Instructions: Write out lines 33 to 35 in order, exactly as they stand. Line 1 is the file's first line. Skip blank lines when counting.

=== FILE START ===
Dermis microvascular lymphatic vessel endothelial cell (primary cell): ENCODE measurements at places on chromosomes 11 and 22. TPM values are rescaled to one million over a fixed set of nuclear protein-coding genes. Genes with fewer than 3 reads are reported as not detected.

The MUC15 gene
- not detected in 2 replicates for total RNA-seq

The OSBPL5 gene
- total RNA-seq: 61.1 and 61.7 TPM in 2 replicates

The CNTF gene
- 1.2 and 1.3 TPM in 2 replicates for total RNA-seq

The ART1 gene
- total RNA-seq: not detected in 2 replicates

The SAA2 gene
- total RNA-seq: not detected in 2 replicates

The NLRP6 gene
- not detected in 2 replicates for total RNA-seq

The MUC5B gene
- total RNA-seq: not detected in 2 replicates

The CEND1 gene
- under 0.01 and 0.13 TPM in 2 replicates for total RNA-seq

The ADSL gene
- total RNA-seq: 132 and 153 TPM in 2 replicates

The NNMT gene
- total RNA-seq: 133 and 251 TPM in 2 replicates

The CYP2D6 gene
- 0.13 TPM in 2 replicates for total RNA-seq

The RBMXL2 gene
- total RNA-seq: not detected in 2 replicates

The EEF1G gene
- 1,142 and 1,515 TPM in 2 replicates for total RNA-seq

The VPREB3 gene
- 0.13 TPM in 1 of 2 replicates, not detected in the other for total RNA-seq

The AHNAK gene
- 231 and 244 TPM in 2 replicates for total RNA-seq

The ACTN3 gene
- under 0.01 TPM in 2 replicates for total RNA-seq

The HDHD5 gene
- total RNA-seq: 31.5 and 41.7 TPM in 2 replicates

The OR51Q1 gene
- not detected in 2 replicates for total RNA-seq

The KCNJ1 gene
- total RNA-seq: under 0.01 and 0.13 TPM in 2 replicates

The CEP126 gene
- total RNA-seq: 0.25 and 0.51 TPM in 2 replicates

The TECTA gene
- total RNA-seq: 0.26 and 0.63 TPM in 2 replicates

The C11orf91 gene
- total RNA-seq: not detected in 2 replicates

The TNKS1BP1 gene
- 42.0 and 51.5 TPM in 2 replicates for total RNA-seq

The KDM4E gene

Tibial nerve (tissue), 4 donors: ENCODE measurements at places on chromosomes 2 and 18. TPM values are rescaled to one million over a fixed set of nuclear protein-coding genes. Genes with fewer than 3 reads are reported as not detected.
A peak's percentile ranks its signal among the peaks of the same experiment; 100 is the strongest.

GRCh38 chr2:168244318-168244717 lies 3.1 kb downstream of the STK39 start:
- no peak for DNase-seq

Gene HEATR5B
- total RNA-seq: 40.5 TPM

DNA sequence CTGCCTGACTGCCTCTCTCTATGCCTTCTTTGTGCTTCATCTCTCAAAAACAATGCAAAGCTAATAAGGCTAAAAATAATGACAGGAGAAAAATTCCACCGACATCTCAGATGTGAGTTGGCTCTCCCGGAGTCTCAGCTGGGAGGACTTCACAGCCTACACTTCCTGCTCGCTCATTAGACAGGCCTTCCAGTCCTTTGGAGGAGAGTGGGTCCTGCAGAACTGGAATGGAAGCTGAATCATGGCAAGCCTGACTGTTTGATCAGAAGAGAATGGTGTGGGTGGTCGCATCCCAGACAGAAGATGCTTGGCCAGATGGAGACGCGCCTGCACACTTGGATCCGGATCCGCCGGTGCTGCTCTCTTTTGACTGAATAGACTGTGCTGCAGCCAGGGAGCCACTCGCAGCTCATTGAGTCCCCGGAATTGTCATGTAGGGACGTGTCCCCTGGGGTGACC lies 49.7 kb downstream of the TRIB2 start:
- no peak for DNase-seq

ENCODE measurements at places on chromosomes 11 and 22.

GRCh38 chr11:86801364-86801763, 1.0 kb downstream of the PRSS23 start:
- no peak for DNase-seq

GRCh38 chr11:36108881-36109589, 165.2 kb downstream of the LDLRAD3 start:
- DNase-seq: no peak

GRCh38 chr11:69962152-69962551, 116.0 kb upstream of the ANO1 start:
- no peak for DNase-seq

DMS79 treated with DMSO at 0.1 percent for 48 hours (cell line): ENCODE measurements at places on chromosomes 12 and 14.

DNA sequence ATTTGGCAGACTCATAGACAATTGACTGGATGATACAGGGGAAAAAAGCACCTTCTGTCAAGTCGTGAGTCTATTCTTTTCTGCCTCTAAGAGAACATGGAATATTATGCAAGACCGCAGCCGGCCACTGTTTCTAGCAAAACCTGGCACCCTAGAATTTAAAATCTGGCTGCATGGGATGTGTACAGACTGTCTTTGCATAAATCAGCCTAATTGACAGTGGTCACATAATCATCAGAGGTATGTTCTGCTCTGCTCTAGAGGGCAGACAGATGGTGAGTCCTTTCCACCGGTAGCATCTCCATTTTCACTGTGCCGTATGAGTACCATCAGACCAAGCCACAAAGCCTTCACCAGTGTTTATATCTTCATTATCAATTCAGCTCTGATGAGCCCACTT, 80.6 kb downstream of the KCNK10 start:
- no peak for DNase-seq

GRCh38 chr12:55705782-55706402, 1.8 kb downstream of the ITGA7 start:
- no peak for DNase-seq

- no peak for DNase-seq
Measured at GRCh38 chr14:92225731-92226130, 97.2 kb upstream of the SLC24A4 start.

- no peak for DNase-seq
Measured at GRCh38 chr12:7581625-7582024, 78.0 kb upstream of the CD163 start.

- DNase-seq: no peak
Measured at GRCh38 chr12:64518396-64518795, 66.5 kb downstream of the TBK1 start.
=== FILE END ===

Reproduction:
- under 0.01 TPM in 2 replicates for total RNA-seq

The HDHD5 gene
- total RNA-seq: 31.5 and 41.7 TPM in 2 replicates